Jihadis Call Coronavirus ‘Final Nail in America’s Coffin’ as Ramadan Approaches

AP Photo/Mark Lennihan
AP Photo/Mark Lennihan

Islamic terrorist groups this year continued to pervert the belief that rewards earned for noble acts are greater during Ramadan, telling their followers and supporters to embrace martyrdom and jihad because the holiest month for Muslims is a good time to kill so-called infidels.

This year, Muslims expect Ramadan to begin Thursday evening, making the first day of fasting on Friday as several Arab nations remain in lockdown due to the coronavirus pandemic. The sighting of the new moon in the next few days will dictate the start of the holy month.

As the Chinese coronavirus pandemic rages across the world, Islamic State (ISIS/ISIL) supporters are urging jihadis to “exploit” coronavirus lockdowns to “carry out jihad” during Ramadan, the SITE Intelligence Group, which monitors jihadi activity online, reported on Wednesday.

Governments across the world have implemented quarantine measures affecting about half of the world’s population, including social distancing and the closing of “non-essential” businesses to stem the spread of the viral outbreak.

In the days leading to the start of Ramadan, jihadis also called on their supporters to carry out lone-wolf attacks against Westerners using vehicles and other crude weapons, SITE revealed on Tuesday.

As Ramadan approaches, a pro-ISIS group also disseminated advice to jihadis and supporters to increase terror activity, SITE noted on Monday.

That same day, the monitoring group revealed that jihadis online were praising the Chinese coronavirus illness (COVID-19) as “a justified punishment.”

On the eve of the holy month, a pro-al-Qaeda online outlet hailed the coronavirus outbreak as the “final nail in America’s coffin.”

Although there is usually a spike in jihadi attacks during the holy month, the ongoing pandemic may drive the terror fatalities down. However, the pandemic has reportedly hindered counterterrorism operations against ISIS, which could allow the fallen caliphate to rebuild.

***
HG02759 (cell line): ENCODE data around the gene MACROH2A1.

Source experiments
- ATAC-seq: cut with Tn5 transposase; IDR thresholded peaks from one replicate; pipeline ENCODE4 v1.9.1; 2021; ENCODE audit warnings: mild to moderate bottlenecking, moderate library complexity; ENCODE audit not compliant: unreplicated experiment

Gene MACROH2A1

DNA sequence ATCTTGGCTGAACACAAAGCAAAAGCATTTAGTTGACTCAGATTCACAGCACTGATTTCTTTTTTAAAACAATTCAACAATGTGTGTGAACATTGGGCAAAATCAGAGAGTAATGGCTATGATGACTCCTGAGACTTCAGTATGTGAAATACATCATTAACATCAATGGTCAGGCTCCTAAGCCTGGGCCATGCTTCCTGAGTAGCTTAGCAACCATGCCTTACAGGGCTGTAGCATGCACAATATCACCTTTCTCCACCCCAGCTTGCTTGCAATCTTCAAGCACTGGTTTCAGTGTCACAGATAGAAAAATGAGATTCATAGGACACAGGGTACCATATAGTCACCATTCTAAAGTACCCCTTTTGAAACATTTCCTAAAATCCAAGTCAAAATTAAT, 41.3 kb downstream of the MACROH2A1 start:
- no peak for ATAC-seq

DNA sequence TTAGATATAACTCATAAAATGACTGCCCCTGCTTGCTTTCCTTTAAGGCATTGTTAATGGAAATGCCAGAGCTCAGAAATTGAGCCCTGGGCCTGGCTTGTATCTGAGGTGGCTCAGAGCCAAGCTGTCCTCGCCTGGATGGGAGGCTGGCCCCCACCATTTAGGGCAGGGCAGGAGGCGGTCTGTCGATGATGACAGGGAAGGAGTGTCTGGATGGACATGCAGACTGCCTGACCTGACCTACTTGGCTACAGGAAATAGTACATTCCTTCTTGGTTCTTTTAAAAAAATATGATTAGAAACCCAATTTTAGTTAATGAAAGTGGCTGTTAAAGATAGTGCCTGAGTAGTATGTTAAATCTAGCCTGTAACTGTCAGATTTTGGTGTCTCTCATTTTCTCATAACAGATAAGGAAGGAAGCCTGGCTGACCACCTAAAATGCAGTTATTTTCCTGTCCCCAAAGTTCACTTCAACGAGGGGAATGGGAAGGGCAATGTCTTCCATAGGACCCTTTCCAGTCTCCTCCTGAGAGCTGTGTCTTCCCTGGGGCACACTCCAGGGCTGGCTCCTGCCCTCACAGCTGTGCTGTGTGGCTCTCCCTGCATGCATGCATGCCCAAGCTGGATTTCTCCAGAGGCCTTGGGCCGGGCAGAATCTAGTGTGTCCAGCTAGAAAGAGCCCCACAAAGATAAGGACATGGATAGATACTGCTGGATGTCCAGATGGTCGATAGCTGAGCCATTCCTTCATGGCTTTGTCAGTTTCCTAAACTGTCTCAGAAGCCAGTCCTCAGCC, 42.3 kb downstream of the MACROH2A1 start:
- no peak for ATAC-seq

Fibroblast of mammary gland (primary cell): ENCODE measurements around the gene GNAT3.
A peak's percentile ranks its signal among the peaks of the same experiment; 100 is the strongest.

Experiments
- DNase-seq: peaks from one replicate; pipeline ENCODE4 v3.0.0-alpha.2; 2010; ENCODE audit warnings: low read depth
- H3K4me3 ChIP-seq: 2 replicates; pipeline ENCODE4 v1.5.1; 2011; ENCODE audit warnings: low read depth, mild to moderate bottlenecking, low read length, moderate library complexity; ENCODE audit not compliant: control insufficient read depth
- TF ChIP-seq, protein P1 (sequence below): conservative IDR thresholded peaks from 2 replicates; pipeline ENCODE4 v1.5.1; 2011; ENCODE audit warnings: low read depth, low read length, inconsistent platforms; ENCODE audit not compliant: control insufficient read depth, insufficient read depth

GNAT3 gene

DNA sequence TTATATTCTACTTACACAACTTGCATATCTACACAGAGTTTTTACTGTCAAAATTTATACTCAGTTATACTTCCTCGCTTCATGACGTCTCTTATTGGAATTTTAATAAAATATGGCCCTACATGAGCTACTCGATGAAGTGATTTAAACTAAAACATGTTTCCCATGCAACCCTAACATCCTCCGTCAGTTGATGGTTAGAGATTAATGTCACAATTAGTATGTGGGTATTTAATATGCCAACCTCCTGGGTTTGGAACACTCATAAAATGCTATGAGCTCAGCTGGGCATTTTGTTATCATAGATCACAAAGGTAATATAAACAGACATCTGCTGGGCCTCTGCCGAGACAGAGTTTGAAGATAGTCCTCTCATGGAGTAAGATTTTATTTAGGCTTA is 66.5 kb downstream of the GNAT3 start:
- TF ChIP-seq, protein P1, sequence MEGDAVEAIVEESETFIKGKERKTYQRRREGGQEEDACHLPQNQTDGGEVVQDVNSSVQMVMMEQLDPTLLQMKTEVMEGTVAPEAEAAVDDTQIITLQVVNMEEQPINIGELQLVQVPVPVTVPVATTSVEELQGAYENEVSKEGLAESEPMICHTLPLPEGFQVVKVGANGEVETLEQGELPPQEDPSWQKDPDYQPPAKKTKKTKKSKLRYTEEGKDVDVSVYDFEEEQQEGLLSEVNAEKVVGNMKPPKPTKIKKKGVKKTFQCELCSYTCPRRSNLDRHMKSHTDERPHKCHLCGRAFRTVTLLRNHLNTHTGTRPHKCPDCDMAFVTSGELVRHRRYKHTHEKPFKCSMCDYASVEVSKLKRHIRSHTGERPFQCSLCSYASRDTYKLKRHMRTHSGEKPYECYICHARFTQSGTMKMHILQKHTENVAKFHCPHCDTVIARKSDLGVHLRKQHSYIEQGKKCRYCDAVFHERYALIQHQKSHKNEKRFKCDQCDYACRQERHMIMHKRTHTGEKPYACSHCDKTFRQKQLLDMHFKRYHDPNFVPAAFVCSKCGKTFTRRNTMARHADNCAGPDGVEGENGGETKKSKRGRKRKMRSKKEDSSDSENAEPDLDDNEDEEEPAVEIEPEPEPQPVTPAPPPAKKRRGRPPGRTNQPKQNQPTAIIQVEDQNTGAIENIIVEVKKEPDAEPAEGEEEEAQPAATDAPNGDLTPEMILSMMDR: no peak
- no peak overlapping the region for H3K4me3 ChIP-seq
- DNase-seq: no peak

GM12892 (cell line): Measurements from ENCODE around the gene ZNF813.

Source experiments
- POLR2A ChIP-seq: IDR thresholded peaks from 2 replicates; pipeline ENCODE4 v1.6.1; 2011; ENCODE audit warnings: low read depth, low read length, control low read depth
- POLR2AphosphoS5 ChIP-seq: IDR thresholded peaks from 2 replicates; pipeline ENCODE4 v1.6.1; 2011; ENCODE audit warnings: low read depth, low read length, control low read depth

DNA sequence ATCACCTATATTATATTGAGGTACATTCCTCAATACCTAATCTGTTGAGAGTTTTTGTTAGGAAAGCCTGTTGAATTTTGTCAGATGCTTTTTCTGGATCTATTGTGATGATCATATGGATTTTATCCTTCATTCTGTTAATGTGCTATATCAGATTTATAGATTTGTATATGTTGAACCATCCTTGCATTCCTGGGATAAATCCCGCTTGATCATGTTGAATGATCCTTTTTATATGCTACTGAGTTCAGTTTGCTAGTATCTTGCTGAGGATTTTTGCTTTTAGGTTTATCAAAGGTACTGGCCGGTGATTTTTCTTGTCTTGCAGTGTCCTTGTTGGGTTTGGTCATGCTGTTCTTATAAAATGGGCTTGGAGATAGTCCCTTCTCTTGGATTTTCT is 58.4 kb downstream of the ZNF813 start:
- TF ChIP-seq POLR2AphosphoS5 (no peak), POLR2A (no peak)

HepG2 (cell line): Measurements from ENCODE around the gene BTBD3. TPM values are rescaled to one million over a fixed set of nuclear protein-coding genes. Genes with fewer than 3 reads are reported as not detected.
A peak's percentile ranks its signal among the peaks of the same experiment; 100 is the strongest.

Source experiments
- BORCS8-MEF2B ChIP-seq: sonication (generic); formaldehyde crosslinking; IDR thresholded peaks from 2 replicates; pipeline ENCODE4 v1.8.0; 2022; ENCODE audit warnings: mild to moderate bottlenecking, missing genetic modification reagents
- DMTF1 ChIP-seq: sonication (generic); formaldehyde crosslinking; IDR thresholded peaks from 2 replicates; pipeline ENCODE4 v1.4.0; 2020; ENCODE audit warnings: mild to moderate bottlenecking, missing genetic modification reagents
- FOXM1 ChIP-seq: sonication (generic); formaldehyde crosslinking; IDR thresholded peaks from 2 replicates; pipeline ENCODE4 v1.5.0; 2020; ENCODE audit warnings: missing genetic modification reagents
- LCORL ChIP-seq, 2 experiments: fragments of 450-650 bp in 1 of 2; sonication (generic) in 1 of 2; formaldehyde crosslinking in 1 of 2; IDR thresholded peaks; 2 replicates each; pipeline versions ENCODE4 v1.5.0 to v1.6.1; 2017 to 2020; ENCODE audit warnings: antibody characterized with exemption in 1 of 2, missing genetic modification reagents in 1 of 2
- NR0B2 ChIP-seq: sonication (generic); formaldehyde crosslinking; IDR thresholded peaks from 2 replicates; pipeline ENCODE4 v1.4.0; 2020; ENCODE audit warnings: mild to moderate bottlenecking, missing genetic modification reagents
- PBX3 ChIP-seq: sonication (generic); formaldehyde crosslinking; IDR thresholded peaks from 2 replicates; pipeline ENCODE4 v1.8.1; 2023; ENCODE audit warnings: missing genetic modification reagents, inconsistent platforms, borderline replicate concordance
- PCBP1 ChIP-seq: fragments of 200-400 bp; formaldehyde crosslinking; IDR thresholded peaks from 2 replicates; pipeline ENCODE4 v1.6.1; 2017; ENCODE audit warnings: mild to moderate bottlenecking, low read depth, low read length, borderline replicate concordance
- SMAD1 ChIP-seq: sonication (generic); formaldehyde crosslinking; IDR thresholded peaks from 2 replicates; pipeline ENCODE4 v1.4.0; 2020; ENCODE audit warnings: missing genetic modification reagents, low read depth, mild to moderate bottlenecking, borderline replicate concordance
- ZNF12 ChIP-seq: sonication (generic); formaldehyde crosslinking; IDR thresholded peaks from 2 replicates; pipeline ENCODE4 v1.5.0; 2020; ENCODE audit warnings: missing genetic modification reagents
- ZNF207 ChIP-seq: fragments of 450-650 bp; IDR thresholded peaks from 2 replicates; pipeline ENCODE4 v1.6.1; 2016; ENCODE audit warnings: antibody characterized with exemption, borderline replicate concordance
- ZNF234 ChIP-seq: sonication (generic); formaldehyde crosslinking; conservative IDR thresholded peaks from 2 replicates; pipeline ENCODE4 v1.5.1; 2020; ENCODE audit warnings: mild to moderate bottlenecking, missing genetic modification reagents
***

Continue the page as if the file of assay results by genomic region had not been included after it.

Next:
Violence is entirely dissonant with Ramadan for the vast majority of the world’s Muslims who follow the tradition of abstaining from eating, drinking, smoking, having sex, and other physical needs each day, starting from before the break of dawn until sunset during the month of Ramadan.

A minority of Muslims, however, adhere to the belief that perceives Ramadan as a month of jihad and martyrdom.

For the last three years, Breitbart News has documented a wave of jihadi attacks during Ramadan encouraged by the likes of ISIS, the Taliban, and al-Qaeda.

During all three years, ISIS and the Afghan Taliban topped the list as the deadliest terrorist groups during the holy month.

In 2015, the Middle East Media Research Institute (MEMRI) noted how jihadi groups exploit the notion that Ramadan is “a month in which Allah grants military victories to His believers,” adding:

Given the historic religious and military significance of Ramadan, Islamist and jihadi groups, and sometimes also mainstream Arab organizations and Arab media, escalate incitement to jihad and martyrdom during this month.

The commandment of jihad, which is of supreme importance at all times, assumes even greater importance during this holy month and gains precedence over all other commandments… On Ramadan, Allah grants fighters special strength, despite – or rather by virtue of – their fasting. Those who gain martyrdom during the month of Ramadan are doubly rewarded in Paradise.

This year, Ramadan is on a collision course with the raging coronavirus pandemic as clerics call on worshippers to fill up mosques, the Agence France-Presse (AFP) news agency reported Tuesday, referring to the situation in Asia, home to about half of the world’s Muslims.

“Authorities have tried to limit the fallout during the sacred period of fasting, which starts Thursday, but in many cases, religious leaders have brushed aside concerns about activities that could spread COVID-19,” AFP noted.

While the coronavirus pandemic has triggered lockdowns across the world, with schools and non-essential businesses closed, mosques have largely stayed open in Asia.

“During Ramadan, mosques hold regular prayers and large ‘Iftar’ meals to break the fast at dusk, while families host feasts at home with relatives and friends,” AFP pointed out.

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